Students must demonstrate sufficient knowledge and understanding of the basic results of multivariable calculus and ordinary differential equations. Lectures emphasize concrete computations over more theoretical considerations with little emphasis on exceptional cases.
In particular, students must
1. exhibit sufficient conceptual understanding and good computational fluency in standard cases;
2. be able to exploit tools from multivariable calculus and ordinary differential equations for solving problems ranging from simple to medium difficulty;
3. be able to evaluate coherence and correctness of results obtained by themselves or by others;
4. be able to communicate in a clear and precise way the topics of lectures using the appropriate scientific lexicon;
5. be able to read autonomously scientific and technical books and articles which exploit multivariable calculus and ordinary differential equations.
Solid knowledge of single-variable calculus and linear algebra.
Multivariable calculus and ordinary differential equations.
1) Linear algebra and topology. Linear algebra and geometry: vector spaces, norm, scalar product and Cauchy-Schwarz inequality; matrices, eigenvalues and diagonal form of symmetric matrices, quadric forms; basic results of analytical geometry in space. Topology: interior, limit and bundary points; open and closed sets; compact sets and connected sets. 2) Multivariable differential calculus. Limits and continuity: limits for functions of several variables; continuous functions of several variables; Weierstrass' and intermediate values theorems. Multivariable calculus: directional and partial derivatives, differentiability of scalar and vector valued functions, gradient; tangent plane, tangent and normal vectors; chain rule;functions of class C^1; inverse function theorem, diffeomorphisms and change of variables. Functions of class C^2: Schwarz's theorem and hessian matrix; second order Taylor's formula; local and global maxima and minima, saddle points; necessary and sufficient conditions for optimality. Surfaces: implicit function theorem, Lagrange's multipliers. 3) Curves and vector fields. Curves: simple, closed and smooth curves, length of a smooth curve. Vector fields: line integral; potentials; irrotational vector fields. 4) Multiple integrals Integration: measure of sets; definition of integral and of integrable functions; dimensional reduction and Fubini--Tonelli's theorem. Change of variable formula: geometrical meaning of jacobian, spherical and cylindrical coordinates. 5) Ordinary Differential Equations Ordinary differential equations: definitions and examples; local existence and uniqueness of solutions; maximal and global solutions; solution methods for linear, separable and Bernoulli's equations. Second order linear differential equations: fundamental system of solutions, Lagrange's variation of parameters.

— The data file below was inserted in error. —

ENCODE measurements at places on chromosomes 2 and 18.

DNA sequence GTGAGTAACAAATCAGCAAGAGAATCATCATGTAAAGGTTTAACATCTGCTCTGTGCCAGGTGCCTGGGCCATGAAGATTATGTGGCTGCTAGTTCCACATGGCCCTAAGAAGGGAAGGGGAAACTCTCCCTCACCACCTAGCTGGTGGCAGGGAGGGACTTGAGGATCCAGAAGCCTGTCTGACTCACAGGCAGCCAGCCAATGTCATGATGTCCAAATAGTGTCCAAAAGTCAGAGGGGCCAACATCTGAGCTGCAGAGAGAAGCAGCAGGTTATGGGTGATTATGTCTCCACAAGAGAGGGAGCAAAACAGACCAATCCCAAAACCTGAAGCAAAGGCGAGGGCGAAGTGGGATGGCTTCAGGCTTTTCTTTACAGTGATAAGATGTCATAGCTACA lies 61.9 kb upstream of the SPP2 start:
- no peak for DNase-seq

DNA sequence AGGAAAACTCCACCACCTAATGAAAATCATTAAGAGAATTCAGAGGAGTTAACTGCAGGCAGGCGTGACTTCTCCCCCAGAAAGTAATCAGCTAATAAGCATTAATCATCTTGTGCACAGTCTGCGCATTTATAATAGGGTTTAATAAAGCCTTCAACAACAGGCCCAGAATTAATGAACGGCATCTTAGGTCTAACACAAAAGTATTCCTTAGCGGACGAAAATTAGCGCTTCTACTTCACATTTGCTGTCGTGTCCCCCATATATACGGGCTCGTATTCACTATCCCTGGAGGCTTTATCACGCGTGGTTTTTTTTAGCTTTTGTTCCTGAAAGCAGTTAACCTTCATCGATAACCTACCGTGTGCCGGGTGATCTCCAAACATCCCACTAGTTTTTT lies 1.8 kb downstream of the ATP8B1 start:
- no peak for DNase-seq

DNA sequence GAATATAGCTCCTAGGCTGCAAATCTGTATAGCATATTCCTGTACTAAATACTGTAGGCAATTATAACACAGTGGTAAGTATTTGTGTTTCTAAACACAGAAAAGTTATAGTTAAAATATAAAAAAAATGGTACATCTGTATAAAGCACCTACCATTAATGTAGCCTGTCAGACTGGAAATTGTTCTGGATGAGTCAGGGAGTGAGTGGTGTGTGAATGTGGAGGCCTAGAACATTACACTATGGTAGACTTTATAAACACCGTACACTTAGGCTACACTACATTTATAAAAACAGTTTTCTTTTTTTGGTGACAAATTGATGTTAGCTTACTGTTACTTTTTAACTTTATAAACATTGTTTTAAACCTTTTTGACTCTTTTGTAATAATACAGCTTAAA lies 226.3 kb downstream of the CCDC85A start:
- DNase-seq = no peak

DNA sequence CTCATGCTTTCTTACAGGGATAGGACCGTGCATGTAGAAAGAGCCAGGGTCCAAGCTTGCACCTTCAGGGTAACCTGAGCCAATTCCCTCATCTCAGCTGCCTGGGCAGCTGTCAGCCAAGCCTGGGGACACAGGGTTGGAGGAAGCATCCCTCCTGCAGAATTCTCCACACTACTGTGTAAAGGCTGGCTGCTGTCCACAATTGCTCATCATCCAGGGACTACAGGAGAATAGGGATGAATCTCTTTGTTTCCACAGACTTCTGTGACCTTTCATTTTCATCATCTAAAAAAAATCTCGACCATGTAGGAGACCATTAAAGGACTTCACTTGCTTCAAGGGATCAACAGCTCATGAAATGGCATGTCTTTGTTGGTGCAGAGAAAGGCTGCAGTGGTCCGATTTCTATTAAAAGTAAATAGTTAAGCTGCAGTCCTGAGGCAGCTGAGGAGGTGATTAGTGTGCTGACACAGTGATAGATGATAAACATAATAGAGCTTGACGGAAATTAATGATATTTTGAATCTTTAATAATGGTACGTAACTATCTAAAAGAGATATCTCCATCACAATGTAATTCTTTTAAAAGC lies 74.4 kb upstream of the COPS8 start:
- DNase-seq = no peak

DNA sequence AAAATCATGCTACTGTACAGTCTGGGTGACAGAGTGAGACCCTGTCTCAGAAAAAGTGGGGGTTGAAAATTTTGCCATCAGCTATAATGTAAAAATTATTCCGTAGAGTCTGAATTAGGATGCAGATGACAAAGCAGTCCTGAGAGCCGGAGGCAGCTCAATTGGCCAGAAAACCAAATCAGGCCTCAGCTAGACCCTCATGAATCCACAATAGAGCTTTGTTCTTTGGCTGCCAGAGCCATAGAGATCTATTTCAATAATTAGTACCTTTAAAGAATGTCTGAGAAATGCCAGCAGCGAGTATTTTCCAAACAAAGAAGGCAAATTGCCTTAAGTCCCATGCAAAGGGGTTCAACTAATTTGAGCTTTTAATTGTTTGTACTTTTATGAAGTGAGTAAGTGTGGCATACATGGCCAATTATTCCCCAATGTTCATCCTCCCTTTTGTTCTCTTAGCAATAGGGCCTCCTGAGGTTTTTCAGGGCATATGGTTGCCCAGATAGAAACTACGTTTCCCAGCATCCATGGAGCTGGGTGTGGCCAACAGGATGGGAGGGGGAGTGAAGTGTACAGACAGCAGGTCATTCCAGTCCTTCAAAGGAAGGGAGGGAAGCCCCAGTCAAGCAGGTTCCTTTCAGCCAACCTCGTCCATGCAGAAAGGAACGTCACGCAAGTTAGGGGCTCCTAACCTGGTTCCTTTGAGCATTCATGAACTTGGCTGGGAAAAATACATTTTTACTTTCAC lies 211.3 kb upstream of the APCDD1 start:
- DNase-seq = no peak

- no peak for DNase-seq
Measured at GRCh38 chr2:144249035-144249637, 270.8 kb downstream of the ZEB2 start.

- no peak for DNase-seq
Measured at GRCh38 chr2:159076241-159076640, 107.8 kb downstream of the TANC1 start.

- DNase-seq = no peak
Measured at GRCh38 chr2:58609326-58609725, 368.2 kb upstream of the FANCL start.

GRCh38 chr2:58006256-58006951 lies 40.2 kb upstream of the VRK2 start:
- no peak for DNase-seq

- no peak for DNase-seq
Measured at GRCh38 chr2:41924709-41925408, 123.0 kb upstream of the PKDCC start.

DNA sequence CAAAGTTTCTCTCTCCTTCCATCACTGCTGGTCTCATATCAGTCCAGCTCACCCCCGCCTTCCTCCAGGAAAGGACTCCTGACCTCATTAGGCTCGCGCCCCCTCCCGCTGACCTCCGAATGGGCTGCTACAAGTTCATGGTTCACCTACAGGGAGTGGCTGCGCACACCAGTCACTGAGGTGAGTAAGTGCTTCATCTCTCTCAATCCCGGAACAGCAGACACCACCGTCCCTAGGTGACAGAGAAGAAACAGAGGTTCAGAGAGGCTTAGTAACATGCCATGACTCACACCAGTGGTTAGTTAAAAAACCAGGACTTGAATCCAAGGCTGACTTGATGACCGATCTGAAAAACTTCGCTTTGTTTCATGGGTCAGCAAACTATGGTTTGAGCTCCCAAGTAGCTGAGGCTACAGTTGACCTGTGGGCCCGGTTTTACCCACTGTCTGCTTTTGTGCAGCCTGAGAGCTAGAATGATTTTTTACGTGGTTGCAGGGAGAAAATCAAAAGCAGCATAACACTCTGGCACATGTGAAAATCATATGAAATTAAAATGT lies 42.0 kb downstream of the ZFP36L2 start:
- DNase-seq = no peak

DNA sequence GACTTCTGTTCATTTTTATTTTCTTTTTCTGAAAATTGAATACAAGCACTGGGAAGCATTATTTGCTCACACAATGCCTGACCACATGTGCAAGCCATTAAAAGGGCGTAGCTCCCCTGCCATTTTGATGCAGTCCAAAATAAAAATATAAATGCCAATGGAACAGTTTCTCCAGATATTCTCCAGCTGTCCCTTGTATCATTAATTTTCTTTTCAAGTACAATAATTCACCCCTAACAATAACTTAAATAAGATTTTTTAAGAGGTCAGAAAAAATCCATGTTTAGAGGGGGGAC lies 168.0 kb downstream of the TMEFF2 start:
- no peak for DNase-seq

Handouts and material taken from the following textbooks:
N. Fusco -- P. Marcellini -- C. Sbordone, "Lezioni di analisi matematica due", Zanichelli, Bologna 2020;
C.D. Pagani -- S.Salsa, "Analisi Matematica Vol. 1 e 2", Zanichelli, Bologna 2015.
In-person instruction (4 hours per week) and online exercise sessions (2 hours per week). Students must comply with the university's safety guidelines to mitigate the spread of covid-19. Lectures will be recorded and will be available on the Elly-Dia web page for the entire week following that of recording.
Assessments consists of a written test supplemented by an oral examination. There are no intermediate tests.
The written test consists of exercises and multiple choice questions. The oral examination is subject to successful completion of the written test (grade 16/30 or higher). It consists of reviewing the written test and interviewing the candidate on the course contents. The final grade takes into account both parts.
The course will be quite fast-paced and it is essential to work steadily throughout the semester.